Todd Fluhr tackles the elusive and and difficult subject of design aesthetics when it comes to developing websites. How do you balance artistic vision vs. pragmatic functionality and navigation?
When speaking of design aesthetics, many questions come to mind: What distinguishes a "good" design from a "bad" one? Why do some ugly websites achieve greatness while other, more visually appealing sites fail horribly? What makes for a good design aesthetic in the first place? Is it even important? And if it is, by what rubric is it judged? Who is more qualified to make a judgment, the programmer, client, or average web visitor?
A good website is a holy trinity of code, marketing, and artistic design. I tend to view it as a simplified version of Maslow's pyramidal hierarchy of needs, with the bottom foundation comprised of programming principles and functionality, the second tier as navigational principles, and the apex as the artistic expression of the site's intended identity. Remove any of the lower elements and the whole pyramid collapses. Neglect the upper elements, and you're left with a short, blunt mesa instead of a pointy-tipped pyramid.
Everyone has an opinion on what makes a web design "good." Some base their evaluations on the eloquence of the programming while others focus their attention on the design aesthetics. But assuming the code functions mechanically as intended, then the question becomes, "What makes a good website?" Is it the content and graphic design? Is it the artistic composition, color choices, theme, metaphors, and over-all "art" of the website?
What I wish to focus on is that pointy-tip apex of the pyramid, the most hard-to-define and elusive element of all, the artistic design of the website and what defines it as "good" or "bad".
Some web designers construct their sites from the bottom-up. It's a logical and sensible approach. But it also can result in a situation where the design becomes a slave to the code, or worse yet, to the skill level of the programmer. The programmer will assess the desired functional goals of the website and proceed along the path of least resistance to actualizing the site and placing content on the page. This may produce an exceptionally functional site, but it may not achieve a coherent artistic aesthetic or actually communicate the image or message intended by the client.
Don't misunderstand me. A "bottom up" approach to the code and programming of a website is absolutely essential, but to do so only from a perspective of desired functionality does a disservice to the client. If your end-goal is to produce only a technically-perfect product without any need to communicate the client's style or appearance, then this is the way to go.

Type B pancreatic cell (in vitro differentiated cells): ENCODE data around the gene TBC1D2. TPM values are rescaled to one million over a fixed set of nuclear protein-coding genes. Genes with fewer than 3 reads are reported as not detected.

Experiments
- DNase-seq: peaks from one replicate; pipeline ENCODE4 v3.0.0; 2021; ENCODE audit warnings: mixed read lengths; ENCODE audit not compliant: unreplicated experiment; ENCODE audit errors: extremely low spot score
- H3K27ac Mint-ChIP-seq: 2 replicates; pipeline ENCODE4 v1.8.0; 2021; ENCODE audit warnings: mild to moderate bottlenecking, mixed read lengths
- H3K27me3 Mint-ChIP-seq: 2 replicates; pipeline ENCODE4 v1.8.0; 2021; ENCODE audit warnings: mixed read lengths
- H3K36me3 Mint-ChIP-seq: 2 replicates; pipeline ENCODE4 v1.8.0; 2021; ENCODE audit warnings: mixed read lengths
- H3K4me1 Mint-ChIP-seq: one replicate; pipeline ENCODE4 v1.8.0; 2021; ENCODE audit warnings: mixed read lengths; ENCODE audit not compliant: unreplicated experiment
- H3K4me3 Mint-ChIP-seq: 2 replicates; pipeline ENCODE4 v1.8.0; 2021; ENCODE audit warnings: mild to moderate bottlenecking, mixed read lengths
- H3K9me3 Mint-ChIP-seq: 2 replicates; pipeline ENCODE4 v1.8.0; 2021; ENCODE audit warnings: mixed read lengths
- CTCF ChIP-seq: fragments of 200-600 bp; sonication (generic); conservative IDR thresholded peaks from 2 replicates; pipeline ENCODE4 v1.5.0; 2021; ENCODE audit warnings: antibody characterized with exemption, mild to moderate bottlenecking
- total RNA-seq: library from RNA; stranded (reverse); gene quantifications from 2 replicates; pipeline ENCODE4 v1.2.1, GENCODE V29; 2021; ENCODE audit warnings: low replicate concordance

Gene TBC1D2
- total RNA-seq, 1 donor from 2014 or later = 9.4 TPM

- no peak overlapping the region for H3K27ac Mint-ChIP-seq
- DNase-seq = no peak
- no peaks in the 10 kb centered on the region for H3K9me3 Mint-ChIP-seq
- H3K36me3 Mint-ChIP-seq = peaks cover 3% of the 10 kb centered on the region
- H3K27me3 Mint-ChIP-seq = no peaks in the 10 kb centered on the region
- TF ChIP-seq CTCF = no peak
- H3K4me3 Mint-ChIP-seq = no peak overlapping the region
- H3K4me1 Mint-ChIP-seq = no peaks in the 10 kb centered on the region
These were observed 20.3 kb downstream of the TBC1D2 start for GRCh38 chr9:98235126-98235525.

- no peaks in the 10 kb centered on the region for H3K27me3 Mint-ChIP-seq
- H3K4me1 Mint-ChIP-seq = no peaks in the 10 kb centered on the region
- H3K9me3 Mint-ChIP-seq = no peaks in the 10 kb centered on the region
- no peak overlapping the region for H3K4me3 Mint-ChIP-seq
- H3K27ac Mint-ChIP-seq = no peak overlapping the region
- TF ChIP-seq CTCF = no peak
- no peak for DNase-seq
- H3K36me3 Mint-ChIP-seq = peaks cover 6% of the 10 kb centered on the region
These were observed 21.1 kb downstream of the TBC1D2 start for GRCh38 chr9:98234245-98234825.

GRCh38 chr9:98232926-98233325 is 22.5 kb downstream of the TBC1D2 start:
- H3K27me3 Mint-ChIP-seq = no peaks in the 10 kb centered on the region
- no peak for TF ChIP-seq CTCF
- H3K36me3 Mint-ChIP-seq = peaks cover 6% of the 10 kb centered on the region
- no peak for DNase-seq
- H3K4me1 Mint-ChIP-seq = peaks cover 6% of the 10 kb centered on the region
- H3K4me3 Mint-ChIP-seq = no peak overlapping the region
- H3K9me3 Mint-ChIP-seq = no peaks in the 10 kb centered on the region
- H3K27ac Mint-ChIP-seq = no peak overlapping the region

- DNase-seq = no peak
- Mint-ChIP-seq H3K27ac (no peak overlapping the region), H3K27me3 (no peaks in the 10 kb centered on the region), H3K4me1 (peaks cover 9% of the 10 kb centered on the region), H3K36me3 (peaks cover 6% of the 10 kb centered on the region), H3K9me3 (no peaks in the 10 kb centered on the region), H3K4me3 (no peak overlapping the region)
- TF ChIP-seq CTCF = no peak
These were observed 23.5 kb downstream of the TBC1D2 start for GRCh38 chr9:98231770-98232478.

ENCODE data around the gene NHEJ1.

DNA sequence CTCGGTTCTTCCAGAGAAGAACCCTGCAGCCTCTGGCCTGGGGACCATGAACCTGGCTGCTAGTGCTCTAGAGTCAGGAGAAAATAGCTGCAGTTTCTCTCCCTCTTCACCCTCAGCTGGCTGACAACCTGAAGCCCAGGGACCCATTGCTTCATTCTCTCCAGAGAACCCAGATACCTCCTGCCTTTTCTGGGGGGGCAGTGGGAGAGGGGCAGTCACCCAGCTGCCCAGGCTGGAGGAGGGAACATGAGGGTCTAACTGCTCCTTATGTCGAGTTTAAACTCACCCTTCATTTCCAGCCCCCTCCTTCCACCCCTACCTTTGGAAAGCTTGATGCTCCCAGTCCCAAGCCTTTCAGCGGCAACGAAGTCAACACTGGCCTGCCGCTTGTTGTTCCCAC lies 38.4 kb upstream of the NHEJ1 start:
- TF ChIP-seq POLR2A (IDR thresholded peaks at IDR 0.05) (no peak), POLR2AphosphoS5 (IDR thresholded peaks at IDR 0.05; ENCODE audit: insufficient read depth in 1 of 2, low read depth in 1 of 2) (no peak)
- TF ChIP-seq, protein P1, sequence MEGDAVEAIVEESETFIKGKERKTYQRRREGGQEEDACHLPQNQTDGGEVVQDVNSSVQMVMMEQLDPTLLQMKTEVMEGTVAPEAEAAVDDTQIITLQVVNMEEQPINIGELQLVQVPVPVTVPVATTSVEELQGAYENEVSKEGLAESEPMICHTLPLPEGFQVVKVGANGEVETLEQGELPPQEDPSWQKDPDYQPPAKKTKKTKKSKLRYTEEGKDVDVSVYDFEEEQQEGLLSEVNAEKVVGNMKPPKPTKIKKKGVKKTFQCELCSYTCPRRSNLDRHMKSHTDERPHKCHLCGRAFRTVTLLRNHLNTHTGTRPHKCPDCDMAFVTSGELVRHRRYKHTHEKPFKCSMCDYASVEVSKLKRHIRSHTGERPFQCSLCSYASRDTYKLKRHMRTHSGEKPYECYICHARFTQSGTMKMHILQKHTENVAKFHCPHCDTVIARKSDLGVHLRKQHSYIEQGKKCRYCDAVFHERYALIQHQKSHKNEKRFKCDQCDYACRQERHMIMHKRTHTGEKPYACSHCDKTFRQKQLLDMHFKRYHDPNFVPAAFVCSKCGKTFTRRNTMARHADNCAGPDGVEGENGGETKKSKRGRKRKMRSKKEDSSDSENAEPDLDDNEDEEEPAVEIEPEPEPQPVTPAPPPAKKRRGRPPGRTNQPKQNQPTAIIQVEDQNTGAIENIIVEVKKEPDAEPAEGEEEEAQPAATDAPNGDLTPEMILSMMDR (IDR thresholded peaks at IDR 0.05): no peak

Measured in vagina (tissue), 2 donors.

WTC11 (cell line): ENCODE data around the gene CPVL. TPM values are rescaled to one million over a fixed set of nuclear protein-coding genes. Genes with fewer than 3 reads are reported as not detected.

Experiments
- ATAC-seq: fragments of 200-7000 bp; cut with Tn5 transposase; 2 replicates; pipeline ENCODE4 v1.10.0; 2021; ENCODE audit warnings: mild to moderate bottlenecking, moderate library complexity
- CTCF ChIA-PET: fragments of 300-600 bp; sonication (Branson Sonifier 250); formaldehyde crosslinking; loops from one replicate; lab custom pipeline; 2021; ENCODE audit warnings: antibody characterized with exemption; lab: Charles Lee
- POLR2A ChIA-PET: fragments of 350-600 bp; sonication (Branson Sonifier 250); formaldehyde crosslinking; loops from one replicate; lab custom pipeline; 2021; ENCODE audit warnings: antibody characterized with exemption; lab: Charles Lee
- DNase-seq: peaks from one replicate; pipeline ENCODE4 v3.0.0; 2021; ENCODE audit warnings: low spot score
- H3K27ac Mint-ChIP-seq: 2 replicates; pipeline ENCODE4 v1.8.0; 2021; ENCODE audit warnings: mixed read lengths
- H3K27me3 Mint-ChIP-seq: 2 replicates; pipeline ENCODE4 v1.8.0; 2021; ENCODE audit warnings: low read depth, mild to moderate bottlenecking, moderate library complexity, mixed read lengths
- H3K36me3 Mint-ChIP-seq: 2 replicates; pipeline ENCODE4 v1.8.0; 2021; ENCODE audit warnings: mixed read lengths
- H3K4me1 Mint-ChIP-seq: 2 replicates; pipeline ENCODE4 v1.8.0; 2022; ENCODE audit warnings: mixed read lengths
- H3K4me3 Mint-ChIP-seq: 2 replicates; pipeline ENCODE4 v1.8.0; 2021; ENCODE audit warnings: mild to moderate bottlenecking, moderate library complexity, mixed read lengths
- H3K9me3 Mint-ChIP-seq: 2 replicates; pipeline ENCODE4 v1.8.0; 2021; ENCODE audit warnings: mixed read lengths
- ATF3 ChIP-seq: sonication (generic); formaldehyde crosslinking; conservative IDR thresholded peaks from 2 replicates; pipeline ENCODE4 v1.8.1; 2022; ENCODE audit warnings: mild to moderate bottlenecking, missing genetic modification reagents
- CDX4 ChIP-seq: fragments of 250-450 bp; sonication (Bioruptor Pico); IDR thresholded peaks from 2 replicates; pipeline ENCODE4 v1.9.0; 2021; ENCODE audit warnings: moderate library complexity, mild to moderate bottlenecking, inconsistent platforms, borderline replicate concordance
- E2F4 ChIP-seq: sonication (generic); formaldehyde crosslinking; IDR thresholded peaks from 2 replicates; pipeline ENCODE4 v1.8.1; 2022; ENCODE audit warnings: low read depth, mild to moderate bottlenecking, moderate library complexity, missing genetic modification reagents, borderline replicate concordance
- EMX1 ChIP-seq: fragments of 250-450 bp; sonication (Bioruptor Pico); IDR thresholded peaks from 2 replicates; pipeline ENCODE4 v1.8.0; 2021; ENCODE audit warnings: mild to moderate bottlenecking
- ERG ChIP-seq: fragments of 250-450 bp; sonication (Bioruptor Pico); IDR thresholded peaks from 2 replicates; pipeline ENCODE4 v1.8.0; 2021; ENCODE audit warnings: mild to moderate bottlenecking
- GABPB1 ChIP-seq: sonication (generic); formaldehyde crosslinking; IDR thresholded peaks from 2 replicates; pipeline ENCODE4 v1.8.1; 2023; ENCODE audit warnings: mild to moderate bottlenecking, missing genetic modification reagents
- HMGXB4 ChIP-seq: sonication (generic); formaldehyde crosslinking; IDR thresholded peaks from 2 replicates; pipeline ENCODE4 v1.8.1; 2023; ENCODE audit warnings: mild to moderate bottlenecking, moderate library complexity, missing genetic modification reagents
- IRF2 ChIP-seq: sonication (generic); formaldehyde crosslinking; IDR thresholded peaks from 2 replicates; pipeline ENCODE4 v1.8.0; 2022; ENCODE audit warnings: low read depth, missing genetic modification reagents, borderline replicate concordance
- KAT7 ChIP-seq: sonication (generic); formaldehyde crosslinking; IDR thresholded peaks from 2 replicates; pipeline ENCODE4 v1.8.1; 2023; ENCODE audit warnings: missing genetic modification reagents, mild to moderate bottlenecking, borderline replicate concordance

But an aesthetically successful website doesn't start with the programming. It doesn't begin with determining functionality or navigation. It doesn't start with a discussion of databases or style-sheets. It starts with understanding what image the client wants to project. Content should be defined and artistic presentation considered. What will be the website's theme or metaphors? How should it be presented to best achieve the client's needs? Are the colors, branding, and content consistent and well-planned? Once you have this, then it's time to create the wire-frames of the website, and there the art truly begins as the designer and programmer work together to create navigation and presentation strategies to actualize the client's vision. Like an Escher waterfall, we've started at the top but flowed back to the bottom to start the journey upwards.
But what if the client's vision isn't perfect? What if their desired design is impractical, or worse, just down-right ugly?
First, to state the obvious, art is art. Even bad art. Five individuals can view a Picasso painting and come up with five different opinions as to whether it is good or bad. Some art, like Pollack's spattered paintings, beg for interpretation at the expense of any definable rules or standards. In the end, beauty is in the eye of the beholder, not in the work itself.
There have been many websites with questionable navigation issues that actually served the style of the site. The viral websites for Steven Spielberg's AI and the film Donnie Darko were designed to be cryptic interactive experiences. Their approaches to navigation would obviously not work for a shopping-based website. But it did serve their desired artistic goals of creating mood, mystery, and style to promote their films.
So who's to judge of a website's aesthetics? Often the final verdict is rendered as a quantitative analysis of visitors or profits generated by the site, but mob consensus has never been the best criteria for judging artistic merit as exampled by the box-office profits of American Pie and other teen films.
One of the highest of the Golden Rules of Web Design is to give the clients what they want. If their desire is to produce cryptic or down-right bad navigation on their site, the best you can do is to try to educate and persuade, but the final decision is the client's. The client gets what the client wants.
Good aesthetics are a blend of invisible programming serving the creative vision of the website. Just as the U.S. dollar bill portrays a pyramid with an eye at the apex, so should your eye start at the top of your design process. Only when you can see where you're going can you design a way to get there. Anything else is merely a means to an end through the path of least resistance. It may function beautifully, but in the end the final design will only be a byproduct of code and committee. Aesthetic consistency and art does not occur by accident. It takes a combination of heart, mind, vision, and skill.
Anything else is just spattered paint on a blank canvas.